Murphy: I'll know when it's time to step down as skipper
Michael Murphy still remembers the day the call came from Jim McGuinness.
Murphy captained the Donegal U-21s to Ulster glory in 2010, and to within the width of a crossbar of pipping Dublin in an All-Ireland final. But at senior level, Murphy had yet to win a game in the Ulster SFC, even thought he'd been on the panel since the summer of 2007.
He was at home in Bomany, on a quiet country road outside Letterkenny, when McGuinness - who had just been appointed as senior manager following the departure of John Joe Doherty - rang to say he wanted Murphy to be his captain.
"I was down in the bedroom. I still remember exactly where I was and what I was doing. It was a shock," Murphy (27) says ahead of his seventh summer as Donegal's skipper. "It wasn't something that I just said yes to right away. I was so young.
"Did it change me? I don't think it did. For the first while, maybe when I wasn't playing well there was pressure.
"That'll happen any captain. If you don't play well the first thing you think of is that. If you're captain you need to perform. That's pressure you put on yourself.
"There were a lot of big leaders in that side. Even over the last number of years we've had that.
"But I know fine well when I'm not performing myself as a player or captain… I'll know it's time to ship it on."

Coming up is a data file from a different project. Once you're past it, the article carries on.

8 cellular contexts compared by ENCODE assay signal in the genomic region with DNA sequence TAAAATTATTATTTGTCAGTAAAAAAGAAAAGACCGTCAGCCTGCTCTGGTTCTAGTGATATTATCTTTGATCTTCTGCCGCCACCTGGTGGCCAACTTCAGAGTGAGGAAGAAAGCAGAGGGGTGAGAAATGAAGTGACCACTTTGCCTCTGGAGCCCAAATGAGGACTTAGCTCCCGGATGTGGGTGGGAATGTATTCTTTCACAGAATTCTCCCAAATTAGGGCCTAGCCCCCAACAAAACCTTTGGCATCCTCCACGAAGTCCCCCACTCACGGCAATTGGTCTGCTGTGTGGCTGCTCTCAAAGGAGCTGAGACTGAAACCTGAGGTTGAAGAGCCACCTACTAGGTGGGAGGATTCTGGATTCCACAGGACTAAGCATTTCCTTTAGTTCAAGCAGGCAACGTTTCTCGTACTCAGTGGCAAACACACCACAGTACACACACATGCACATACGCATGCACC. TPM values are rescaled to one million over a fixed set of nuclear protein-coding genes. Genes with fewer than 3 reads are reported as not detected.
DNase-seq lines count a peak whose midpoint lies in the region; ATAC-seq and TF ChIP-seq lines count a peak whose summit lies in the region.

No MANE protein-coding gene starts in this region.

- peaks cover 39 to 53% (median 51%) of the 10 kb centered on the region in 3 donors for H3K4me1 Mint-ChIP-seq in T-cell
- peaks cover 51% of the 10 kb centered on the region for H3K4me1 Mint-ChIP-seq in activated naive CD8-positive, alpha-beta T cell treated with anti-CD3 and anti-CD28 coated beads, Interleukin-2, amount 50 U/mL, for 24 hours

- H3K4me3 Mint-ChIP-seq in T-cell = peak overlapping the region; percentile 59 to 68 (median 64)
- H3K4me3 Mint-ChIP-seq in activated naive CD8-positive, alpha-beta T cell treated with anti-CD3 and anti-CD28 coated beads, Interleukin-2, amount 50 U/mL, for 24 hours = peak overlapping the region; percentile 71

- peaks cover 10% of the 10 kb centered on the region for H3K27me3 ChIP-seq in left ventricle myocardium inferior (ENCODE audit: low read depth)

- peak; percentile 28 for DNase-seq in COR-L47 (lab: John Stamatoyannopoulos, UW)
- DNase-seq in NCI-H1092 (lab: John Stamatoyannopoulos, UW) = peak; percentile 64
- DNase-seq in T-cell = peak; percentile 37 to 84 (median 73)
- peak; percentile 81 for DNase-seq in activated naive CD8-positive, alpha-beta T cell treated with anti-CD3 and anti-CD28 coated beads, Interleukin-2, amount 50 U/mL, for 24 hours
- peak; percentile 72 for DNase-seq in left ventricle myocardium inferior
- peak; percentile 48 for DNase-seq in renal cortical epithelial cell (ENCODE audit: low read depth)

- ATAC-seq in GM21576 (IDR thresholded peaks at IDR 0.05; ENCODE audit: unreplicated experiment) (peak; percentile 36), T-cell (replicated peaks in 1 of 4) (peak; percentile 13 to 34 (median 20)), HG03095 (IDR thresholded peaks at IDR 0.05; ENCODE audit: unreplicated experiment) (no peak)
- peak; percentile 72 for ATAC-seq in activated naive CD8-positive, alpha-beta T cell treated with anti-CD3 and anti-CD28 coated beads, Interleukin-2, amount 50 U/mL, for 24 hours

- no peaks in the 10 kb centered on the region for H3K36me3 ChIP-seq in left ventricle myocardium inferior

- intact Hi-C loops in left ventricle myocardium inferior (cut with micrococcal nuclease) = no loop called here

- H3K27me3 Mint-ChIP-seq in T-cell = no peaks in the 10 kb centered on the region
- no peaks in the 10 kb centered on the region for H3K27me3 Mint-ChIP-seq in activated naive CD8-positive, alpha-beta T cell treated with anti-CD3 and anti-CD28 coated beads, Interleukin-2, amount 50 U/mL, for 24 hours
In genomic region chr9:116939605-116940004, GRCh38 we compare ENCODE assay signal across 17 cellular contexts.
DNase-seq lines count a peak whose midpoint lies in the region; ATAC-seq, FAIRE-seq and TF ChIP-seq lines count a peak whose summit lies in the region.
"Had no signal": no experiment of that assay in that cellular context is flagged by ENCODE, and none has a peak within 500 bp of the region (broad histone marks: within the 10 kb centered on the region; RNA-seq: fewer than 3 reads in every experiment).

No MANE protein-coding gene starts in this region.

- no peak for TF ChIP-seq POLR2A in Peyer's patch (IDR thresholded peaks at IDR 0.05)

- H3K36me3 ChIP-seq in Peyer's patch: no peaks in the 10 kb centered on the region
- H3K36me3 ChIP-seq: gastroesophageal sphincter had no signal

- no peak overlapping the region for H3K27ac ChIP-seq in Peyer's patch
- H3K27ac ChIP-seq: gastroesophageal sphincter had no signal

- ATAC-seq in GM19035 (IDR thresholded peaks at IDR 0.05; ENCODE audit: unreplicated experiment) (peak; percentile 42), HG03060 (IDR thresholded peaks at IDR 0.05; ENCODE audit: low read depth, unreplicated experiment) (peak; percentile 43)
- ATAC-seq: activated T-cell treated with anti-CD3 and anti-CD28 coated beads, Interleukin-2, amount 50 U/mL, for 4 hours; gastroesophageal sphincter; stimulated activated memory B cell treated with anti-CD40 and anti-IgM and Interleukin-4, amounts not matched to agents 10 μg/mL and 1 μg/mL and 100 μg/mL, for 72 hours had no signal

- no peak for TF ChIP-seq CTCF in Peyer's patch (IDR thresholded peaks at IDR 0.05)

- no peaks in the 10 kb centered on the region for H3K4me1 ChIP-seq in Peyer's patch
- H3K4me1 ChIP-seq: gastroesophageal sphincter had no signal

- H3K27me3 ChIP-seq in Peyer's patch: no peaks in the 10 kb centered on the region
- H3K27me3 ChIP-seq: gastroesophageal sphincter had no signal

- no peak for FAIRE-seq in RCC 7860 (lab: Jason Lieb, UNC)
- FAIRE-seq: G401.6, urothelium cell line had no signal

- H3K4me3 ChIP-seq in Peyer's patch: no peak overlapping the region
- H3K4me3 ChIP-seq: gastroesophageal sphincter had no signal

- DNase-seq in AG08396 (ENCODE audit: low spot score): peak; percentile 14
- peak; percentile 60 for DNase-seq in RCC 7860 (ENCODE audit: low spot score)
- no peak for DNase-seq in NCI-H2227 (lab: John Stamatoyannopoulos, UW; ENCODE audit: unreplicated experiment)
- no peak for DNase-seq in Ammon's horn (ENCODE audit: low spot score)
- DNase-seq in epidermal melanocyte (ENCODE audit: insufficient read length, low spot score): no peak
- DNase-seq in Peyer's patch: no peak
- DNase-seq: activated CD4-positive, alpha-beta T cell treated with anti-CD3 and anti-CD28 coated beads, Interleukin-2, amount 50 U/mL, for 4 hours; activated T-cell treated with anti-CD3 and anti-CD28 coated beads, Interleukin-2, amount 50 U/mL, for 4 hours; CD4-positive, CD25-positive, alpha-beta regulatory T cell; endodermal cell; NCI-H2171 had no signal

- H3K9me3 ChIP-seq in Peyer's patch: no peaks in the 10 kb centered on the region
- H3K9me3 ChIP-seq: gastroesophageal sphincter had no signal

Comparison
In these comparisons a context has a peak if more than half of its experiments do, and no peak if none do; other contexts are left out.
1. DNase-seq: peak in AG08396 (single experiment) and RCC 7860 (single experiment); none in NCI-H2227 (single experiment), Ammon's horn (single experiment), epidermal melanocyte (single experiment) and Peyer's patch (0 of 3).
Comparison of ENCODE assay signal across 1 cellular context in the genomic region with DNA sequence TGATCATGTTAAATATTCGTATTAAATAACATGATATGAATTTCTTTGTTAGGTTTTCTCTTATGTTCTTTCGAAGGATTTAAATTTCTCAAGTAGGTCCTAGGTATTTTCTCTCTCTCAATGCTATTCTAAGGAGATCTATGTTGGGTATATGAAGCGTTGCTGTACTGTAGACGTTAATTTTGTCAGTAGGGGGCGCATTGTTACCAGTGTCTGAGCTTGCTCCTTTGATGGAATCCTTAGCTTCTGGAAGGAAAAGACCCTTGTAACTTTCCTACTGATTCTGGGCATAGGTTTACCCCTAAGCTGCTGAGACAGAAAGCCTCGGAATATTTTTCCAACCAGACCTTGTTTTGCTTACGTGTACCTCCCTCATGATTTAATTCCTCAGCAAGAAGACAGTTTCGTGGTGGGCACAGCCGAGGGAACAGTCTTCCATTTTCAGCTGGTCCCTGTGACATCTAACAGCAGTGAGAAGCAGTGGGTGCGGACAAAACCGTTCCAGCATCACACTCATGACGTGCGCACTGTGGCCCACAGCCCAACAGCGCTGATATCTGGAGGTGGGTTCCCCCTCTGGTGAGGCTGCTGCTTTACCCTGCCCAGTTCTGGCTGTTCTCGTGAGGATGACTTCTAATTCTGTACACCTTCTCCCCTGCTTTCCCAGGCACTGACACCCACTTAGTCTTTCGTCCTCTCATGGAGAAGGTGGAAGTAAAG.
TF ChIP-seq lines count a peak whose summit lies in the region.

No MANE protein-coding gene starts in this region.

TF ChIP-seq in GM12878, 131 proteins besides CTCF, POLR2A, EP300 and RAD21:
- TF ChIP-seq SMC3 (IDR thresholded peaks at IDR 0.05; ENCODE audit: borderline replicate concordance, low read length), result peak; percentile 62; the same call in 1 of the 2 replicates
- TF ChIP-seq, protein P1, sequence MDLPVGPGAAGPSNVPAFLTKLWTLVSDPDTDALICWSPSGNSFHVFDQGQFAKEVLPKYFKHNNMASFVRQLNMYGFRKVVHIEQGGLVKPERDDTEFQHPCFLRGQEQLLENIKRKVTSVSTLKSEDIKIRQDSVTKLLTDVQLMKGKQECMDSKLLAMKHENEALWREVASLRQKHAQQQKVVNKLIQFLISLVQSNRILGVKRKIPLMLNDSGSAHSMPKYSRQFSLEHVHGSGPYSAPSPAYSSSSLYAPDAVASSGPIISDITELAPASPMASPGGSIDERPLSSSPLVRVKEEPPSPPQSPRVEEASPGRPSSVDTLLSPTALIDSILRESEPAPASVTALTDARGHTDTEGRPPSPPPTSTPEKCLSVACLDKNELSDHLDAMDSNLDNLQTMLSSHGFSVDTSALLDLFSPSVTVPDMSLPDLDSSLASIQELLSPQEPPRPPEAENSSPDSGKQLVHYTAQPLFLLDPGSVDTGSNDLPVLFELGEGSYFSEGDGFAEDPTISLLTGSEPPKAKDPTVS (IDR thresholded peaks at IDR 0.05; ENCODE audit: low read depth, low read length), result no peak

Antrim, who visit Ballybofey on Sunday from the depths of Division 4, are seen as fodder for a side of Donegal's ambitions, but the memories of 2009 still haunt Murphy. Then, the Saffrons rolled up to Mac Cumhaill Park and shocked Donegal.
Two years later, Donegal got over the line against Antrim in a game that saw Pat Spillane coin the phrase 'puke football'. It was a day that kick-started the Donegal renaissance.
"It was a win!" Murphy exclaims now.
Donegal's new era will dawn on Sunday and Murphy believes success at underage level will stand the new batch in good stead.
"These younger lads are really focused and driven," he says. "There is now a certain way of playing, certain way of training and a certain expectation.
"They have been brought up with that and that's the difference now with these lads coming in. They don't know any different. It's not the culture shock it was for that last generation."